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#4 Zander Kroon

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Posted 09 July 2011 - 06:30 PM

Diligent note taking and drawing overheads are also very helpful.
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#5 Brian Dzyak

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Posted 10 July 2011 - 07:56 AM

In the original Willy Wonka movie, you can see the progression of the day by watching the way the shadows move on the ground on successive shots. The scene is supposed to take about two minutes or so, but it's obvious that it took several hours to get.
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#6 John Sprung

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Posted 11 July 2011 - 05:51 PM

If it matters, often they'll block out the real sun with a big butterfly, etc, and make their own constant sun with a big HMI.

Sometimes it doesn't matter so much, if you can choose what's in your BG. If you have a row of high rise buildings and you're looking square at them, the sun can move quite a bit, and it's always just lighting big flat surfaces. Even better if they're always on the shade side. The big pain is a North-South street, where the sun is going to cross the street in the middle of the day.

A lot of cinematography is keeping give-aways out of the shot....




-- J.S.
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#7 Karl Eklund

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Posted 12 July 2011 - 01:03 PM

I tend to start with the master shot, so I know what lights sources I need and how to justify the lights. On my budget, it is also good to know at a master shot level what lights are strong enough to light the scene, would be crap to start with a CU that then won't match at all with a master. Getting master first then helps for CU's because then I know if there is a "natural kicker", etc. on them. The last short film I worked on I had some scenes in which I had to work against clouds and sunshine coming back and forth, in one scene the master was cloudy, so then in the other shots I would frame objects/people so that I could block the sun out. The shots where blocking wasn't feesible I would add ND-filters to get a shallow depth of field, and make the background less noticble, also then I would frame things and cheat characters to hide the sun. For example we were shooting out thru a shop's window, across the street. The ground was way to bright to match, but the other side of the street had parts that was in the shade. So I could frame and cheat so that really all the objects in the frame are all in the shade...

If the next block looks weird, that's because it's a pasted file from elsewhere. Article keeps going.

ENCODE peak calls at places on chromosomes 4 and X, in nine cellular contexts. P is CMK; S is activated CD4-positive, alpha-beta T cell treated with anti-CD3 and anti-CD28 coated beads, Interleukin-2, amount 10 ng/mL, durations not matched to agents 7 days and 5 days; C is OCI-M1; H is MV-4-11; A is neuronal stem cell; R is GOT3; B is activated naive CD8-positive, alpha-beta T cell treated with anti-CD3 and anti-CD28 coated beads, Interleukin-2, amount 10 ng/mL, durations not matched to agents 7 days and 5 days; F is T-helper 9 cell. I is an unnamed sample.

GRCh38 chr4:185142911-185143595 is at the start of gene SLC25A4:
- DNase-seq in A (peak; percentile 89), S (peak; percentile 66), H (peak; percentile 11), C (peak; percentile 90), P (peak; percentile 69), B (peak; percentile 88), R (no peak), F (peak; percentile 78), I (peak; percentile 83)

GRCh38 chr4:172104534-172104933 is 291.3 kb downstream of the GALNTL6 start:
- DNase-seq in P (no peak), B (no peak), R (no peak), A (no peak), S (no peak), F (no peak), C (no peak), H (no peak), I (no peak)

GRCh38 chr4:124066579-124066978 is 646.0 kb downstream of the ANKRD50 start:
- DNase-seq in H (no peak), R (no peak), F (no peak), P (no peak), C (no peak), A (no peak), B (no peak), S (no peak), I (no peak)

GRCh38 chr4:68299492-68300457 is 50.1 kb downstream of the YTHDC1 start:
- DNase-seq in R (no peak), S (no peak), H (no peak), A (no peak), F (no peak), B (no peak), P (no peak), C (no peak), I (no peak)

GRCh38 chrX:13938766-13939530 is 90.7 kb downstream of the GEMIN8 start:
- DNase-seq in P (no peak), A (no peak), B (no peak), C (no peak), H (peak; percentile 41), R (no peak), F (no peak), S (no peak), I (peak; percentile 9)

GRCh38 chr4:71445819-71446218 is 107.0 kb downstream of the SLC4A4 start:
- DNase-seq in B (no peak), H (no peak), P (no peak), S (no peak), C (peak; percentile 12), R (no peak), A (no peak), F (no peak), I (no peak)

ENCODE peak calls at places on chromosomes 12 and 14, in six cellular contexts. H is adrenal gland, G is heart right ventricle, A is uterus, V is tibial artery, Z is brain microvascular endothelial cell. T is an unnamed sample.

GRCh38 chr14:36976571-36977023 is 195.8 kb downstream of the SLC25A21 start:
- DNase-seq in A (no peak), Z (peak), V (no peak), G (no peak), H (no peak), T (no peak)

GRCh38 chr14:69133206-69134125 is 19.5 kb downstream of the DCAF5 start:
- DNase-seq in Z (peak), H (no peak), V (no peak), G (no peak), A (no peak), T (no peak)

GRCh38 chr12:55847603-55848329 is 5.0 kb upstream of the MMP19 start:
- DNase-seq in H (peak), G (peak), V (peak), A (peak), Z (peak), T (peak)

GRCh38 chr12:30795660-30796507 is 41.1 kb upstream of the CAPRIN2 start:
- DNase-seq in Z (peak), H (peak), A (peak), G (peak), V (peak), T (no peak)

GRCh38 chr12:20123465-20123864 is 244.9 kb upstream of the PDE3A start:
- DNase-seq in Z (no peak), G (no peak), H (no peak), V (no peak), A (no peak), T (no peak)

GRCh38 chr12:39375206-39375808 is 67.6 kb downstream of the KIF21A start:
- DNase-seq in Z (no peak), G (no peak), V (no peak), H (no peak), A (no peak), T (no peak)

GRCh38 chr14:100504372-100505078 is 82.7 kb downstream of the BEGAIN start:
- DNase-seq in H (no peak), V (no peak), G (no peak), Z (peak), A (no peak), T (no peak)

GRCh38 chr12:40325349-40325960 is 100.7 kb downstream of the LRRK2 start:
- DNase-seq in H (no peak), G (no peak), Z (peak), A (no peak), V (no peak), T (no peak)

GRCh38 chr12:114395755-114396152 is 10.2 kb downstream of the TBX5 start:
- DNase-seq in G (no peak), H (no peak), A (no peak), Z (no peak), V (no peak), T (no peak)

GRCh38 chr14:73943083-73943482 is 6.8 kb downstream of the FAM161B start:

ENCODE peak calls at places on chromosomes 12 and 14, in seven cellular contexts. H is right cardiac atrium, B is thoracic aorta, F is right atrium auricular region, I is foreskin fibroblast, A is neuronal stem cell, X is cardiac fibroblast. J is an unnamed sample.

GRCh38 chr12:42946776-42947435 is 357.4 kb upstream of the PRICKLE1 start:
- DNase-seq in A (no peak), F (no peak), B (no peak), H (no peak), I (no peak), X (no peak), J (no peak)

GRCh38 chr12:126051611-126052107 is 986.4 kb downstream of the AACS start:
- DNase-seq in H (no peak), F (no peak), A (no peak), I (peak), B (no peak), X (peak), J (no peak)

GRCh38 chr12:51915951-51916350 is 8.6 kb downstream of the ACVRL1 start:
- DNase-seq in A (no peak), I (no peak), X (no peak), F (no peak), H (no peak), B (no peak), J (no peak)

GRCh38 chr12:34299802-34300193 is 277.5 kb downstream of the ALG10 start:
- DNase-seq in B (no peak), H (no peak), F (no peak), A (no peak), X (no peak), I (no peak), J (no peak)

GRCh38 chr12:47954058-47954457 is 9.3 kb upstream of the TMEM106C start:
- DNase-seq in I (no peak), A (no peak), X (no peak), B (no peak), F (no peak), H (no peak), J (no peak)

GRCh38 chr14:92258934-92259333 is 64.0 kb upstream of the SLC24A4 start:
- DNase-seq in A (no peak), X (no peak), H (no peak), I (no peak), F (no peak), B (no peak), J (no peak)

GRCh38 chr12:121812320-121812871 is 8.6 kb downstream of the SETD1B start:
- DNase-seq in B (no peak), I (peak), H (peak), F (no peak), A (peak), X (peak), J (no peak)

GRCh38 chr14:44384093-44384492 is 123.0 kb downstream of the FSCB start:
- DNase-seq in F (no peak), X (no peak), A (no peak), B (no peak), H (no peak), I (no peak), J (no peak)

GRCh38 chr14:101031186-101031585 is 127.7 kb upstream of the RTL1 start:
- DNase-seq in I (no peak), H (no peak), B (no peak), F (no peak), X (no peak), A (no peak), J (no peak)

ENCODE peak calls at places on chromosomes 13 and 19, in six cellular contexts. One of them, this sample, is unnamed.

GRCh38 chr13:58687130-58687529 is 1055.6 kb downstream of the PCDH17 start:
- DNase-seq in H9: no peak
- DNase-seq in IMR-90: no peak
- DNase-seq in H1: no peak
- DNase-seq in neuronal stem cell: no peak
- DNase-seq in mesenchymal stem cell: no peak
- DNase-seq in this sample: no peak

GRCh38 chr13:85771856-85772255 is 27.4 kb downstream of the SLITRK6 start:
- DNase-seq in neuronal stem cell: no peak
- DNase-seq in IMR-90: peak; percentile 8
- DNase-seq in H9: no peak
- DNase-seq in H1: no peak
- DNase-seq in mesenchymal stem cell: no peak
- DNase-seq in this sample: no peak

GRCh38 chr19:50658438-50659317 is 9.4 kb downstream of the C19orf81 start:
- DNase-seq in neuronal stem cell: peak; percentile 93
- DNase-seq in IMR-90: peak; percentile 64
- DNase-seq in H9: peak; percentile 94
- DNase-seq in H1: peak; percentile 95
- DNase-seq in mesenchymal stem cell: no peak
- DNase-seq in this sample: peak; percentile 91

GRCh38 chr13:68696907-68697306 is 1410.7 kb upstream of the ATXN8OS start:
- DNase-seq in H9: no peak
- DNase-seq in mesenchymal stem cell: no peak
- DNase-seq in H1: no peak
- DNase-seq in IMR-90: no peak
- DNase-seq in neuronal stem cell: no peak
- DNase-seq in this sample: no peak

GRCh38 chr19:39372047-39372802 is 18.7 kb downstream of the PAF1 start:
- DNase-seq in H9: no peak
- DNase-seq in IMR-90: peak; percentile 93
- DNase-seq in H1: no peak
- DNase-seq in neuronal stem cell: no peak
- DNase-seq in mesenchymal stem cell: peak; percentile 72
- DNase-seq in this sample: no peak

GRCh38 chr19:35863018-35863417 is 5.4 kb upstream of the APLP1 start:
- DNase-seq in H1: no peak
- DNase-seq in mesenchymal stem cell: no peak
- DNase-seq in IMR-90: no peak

The thing is that there are lots of tricks to work around problems, but the thing is that you might lose certain things doing so. For, example, lets say everything is framed in a certain way, and then the only way to work around a sunshine/cloudy problem is to use a different style of framing might be more of a problem for the audience than having bad lighting continuity. Just as going between deep focus wideangles to shallow telephotos might look weird. To me it is just about trying to find the lesser of two evils.


Personally I don't really notices in film shadows moving around, but I do dislike films that constantly go from a high contrast shot in the master and then in the CU everything is super soft and "beautiful".
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Metropolis Post